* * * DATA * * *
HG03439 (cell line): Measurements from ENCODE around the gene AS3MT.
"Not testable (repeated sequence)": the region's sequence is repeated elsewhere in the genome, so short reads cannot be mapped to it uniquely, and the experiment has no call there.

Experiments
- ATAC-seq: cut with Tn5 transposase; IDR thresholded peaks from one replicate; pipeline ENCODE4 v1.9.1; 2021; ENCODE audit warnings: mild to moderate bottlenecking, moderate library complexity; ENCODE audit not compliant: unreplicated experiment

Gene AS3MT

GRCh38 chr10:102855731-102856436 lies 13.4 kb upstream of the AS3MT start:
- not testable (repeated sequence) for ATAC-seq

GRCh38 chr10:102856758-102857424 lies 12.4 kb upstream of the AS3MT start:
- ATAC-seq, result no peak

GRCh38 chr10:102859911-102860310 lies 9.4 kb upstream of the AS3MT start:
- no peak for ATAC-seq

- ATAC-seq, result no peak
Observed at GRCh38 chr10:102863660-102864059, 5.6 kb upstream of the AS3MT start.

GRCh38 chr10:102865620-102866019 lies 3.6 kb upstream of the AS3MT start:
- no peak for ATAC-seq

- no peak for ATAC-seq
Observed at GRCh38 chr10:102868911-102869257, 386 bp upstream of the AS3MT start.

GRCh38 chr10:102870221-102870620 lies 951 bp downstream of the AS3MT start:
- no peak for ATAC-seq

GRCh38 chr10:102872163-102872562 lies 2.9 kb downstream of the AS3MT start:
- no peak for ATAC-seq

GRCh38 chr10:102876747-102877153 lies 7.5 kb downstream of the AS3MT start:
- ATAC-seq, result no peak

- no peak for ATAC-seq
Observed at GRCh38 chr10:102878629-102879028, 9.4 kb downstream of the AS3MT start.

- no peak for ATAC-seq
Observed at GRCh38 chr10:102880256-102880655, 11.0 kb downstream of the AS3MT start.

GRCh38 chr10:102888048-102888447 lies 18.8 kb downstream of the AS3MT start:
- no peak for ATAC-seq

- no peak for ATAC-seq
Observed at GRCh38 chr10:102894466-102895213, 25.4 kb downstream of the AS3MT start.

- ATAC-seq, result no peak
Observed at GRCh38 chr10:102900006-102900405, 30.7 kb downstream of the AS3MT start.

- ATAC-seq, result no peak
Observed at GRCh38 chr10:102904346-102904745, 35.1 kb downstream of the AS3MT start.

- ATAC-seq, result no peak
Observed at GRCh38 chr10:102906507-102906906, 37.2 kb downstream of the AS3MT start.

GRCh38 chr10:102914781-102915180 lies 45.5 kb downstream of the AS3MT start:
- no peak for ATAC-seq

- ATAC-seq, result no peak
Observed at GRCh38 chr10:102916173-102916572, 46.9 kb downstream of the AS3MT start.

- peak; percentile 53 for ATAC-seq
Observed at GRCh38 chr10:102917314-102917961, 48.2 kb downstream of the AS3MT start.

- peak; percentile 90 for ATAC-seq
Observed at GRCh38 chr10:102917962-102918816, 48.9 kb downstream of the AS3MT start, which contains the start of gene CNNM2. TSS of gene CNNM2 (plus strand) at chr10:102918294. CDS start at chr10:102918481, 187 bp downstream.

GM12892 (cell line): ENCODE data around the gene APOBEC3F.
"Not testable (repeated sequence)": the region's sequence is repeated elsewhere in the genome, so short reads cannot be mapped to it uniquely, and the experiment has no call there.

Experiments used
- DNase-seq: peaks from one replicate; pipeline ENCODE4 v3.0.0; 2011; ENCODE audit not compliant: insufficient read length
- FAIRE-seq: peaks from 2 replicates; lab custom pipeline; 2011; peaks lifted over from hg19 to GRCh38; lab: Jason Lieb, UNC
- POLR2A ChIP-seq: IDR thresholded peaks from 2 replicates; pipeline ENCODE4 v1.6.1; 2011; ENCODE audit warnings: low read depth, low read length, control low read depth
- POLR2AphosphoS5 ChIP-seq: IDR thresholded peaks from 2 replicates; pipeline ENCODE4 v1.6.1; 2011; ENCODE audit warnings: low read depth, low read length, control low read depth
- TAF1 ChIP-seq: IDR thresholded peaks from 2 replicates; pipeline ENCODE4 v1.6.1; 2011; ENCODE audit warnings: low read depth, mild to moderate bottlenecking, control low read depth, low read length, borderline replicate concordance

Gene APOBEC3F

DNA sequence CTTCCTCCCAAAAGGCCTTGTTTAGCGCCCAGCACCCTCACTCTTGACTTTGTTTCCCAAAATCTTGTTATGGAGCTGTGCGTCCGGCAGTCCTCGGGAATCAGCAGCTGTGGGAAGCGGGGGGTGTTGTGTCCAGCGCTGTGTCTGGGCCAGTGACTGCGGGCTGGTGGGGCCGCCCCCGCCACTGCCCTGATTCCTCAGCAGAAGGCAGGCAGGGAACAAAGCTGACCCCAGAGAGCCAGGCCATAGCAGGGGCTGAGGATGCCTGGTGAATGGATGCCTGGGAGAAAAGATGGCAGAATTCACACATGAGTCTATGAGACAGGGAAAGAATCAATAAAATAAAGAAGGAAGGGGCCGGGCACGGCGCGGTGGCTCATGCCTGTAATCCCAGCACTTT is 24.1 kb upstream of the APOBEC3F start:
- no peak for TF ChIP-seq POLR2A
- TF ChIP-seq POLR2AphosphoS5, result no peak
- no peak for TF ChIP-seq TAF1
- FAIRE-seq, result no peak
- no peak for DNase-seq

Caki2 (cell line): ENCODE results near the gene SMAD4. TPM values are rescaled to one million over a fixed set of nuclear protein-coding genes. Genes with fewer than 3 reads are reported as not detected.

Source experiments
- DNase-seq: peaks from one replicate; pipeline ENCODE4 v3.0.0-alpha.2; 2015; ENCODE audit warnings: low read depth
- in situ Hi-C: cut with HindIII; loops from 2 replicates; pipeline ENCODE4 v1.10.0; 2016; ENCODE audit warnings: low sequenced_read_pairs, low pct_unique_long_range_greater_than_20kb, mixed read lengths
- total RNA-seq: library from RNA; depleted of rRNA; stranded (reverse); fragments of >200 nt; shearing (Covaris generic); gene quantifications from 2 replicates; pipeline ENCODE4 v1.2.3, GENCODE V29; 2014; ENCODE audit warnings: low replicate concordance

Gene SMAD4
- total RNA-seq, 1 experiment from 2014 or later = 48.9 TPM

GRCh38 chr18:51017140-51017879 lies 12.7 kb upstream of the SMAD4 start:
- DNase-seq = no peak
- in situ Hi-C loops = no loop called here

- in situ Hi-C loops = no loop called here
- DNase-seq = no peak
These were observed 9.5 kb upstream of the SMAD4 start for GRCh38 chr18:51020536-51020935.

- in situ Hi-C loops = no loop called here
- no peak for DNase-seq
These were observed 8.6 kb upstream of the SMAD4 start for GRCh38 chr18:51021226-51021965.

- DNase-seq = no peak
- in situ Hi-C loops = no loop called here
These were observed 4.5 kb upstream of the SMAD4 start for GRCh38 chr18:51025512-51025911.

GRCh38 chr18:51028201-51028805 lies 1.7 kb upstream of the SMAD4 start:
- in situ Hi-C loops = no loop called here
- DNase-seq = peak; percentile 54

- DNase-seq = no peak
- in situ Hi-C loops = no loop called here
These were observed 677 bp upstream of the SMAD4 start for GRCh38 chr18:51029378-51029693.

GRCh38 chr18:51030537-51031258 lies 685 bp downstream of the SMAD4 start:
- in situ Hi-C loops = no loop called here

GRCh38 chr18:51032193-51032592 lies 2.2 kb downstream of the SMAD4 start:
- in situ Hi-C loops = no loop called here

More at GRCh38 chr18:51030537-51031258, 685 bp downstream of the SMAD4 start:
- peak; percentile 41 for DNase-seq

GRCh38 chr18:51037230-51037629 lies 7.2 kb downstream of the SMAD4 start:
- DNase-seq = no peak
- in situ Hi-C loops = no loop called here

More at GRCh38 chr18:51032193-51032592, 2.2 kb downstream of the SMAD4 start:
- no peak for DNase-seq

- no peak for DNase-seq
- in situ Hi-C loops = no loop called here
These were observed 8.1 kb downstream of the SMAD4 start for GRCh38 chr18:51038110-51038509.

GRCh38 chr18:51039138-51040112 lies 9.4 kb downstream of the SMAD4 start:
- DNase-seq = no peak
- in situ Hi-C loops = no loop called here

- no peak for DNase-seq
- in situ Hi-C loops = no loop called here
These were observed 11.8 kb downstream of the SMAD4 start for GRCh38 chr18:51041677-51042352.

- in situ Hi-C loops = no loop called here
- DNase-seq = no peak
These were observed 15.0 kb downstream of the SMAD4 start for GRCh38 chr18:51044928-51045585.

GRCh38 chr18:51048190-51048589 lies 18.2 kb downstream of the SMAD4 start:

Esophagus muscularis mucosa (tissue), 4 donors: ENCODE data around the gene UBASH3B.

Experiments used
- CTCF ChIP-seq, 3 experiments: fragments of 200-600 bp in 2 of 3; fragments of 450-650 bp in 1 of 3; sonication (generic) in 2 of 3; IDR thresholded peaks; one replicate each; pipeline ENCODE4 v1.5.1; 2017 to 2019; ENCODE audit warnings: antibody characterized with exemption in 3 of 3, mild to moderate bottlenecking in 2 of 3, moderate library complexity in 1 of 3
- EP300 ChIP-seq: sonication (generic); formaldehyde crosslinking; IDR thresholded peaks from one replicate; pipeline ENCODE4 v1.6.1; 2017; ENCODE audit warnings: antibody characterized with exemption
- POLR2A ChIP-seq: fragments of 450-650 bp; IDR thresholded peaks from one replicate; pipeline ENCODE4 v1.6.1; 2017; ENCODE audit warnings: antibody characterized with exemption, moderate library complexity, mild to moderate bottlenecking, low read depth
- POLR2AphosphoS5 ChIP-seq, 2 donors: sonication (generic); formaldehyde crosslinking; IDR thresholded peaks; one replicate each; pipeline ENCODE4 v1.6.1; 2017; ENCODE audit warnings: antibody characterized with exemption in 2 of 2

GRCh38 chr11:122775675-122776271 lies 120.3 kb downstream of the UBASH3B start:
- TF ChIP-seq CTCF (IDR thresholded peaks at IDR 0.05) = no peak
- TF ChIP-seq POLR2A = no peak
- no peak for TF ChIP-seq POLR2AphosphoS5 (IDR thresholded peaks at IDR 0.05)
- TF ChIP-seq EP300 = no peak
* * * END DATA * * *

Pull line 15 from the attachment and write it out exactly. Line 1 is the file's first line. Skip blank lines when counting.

- no peak for ATAC-seq